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John Dalton's atomic theory: Using the history and nature of science to teach particle concepts?
Version 2 2022-03-28, 01:11
Version 1 2017-12-06, 00:00
conference contributionposted on 2022-03-28, 01:11 authored by Allan HarrisonAllan Harrison
The atomic philosophy began with the Greeks and the atomic theory emerged in the 50 years following John Dalton's research. Two views of matter competed among the Greeks and during the 18-19th Centuries: Aristotle, Dalton and Faraday saw matter as continuous in-contact particles. Boyle, Gay-Lussac and Avogadro envisaged dynamic particles separated by space. Scientific assumptions that encouraged acceptance of the continuous view of matter stalled the development of the atomic theory between 1810-60 and the atomic ideas of school students are similarly inhibited by the no-space-between-particles conception. The paper reviews the historical development of the modern atomic concept and students' alternative theories of matter and particles. Students and some textbooks insist that the macroscopic properties of a substance are manifest by isolated atoms and molecules of the substance. This projection from the macro- to micro-level appears to be a source of student misconceptions. The presentation argues that there are excellent pedagogical reasons for retracing the history of atomism and shows how and why scientists from Newton to Avogadro insisted that matter is composed of dynamic, invisible and indivisible particles. The implications for improved teaching about particles are discussed.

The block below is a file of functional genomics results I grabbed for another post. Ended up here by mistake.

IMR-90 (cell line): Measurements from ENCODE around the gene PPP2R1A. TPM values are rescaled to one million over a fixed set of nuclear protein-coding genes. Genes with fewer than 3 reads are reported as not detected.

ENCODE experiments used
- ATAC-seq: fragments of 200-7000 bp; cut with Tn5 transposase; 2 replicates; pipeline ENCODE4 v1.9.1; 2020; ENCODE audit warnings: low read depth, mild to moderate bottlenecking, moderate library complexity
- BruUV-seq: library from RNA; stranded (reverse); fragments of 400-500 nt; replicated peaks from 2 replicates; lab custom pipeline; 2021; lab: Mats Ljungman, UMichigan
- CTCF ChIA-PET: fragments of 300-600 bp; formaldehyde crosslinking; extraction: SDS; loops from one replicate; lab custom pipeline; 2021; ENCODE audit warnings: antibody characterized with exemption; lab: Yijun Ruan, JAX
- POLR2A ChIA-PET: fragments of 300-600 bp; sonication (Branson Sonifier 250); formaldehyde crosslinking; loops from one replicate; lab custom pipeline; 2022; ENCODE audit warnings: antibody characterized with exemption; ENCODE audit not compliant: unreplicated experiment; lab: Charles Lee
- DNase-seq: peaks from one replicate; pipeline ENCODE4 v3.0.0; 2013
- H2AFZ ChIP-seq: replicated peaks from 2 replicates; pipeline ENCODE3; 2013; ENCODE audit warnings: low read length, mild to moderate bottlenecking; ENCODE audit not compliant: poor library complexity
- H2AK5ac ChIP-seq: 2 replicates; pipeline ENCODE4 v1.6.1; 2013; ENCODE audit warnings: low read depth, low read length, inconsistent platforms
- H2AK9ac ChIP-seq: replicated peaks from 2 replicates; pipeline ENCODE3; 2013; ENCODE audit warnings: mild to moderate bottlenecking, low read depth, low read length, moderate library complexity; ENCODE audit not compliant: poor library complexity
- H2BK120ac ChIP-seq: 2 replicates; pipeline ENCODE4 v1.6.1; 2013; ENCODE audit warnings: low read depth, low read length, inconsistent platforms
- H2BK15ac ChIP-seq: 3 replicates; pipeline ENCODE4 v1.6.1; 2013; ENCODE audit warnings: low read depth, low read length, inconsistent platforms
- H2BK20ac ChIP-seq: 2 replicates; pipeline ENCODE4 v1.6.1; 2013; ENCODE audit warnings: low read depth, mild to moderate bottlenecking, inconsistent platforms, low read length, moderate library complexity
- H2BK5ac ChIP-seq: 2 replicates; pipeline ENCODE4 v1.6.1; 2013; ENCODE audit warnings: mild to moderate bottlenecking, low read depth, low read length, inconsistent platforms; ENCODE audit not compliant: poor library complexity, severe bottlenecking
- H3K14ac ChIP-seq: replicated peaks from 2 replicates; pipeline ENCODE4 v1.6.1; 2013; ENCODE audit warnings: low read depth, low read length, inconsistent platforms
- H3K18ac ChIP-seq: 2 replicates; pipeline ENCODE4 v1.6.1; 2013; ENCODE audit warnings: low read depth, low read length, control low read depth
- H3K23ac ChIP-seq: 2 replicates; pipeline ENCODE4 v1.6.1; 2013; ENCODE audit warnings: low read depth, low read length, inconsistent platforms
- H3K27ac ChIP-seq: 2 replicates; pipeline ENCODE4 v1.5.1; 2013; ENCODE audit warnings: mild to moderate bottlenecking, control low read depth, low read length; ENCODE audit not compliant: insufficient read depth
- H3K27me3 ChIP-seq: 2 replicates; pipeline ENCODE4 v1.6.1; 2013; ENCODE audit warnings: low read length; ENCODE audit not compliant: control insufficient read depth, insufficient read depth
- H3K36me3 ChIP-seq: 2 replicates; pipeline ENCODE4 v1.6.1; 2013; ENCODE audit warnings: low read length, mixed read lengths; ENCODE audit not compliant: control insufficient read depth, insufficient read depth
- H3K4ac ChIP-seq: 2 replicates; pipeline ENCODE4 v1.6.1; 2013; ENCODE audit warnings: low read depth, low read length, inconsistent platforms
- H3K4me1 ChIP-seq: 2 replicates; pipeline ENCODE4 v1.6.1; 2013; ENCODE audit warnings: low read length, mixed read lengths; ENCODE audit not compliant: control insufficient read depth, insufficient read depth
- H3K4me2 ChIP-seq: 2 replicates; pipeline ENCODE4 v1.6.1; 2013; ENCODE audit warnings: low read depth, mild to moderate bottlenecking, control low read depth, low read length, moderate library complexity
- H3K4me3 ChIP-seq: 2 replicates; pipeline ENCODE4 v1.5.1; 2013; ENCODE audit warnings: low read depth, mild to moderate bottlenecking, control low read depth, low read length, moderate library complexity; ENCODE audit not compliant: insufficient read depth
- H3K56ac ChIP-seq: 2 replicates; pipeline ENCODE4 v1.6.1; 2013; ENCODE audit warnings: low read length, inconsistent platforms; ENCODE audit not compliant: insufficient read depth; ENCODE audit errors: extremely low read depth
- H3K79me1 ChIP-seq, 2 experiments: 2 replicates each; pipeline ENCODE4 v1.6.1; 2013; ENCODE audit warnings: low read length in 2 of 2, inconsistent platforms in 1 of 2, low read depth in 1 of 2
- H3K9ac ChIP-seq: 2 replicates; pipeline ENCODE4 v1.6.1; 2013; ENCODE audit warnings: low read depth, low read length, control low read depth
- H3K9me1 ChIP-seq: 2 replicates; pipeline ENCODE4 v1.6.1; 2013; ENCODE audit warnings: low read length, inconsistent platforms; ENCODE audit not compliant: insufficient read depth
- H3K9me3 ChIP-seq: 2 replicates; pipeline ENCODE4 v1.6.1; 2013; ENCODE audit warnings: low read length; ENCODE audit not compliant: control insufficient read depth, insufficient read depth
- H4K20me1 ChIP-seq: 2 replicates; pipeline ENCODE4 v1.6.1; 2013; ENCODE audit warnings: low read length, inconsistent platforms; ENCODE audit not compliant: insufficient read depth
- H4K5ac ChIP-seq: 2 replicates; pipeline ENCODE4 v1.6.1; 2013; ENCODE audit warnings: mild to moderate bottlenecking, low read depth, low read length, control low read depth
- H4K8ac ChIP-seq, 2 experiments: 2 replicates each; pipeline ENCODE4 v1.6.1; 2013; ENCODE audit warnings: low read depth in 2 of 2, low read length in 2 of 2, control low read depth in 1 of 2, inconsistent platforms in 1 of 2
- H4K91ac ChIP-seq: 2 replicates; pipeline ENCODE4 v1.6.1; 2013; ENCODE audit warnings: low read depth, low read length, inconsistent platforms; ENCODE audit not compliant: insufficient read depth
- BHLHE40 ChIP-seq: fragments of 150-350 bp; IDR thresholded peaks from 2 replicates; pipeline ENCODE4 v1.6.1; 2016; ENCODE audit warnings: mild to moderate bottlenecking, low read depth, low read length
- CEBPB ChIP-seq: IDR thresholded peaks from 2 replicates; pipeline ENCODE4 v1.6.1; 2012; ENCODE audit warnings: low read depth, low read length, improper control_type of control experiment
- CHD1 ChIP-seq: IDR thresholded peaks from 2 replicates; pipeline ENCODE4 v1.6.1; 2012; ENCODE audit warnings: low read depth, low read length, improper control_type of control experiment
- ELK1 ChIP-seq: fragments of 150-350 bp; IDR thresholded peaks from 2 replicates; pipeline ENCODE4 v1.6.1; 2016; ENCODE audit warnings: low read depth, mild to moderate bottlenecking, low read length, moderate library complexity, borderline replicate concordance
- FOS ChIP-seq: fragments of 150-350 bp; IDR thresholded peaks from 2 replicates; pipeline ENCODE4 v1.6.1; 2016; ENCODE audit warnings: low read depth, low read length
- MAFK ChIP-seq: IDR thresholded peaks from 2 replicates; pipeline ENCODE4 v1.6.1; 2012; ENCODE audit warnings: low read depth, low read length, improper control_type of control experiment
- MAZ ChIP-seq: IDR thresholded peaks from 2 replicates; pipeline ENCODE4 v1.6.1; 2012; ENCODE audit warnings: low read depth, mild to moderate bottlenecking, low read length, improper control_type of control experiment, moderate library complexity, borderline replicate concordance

Category 1 - Australian Competitive Grants (this includes ARC, NHMRC)
Number of Pages12
PublisherAustralian Association for Research in Education
Place of PublicationMelbourne, Victoria
External Author AffiliationsConference; Faculty of Education and Creative Arts;
Name of ConferenceAustralian Association for Research in Education (AARE). Conference
Parent TitleInternational education research conference: AARE 2002 Conference (Brisbane) papers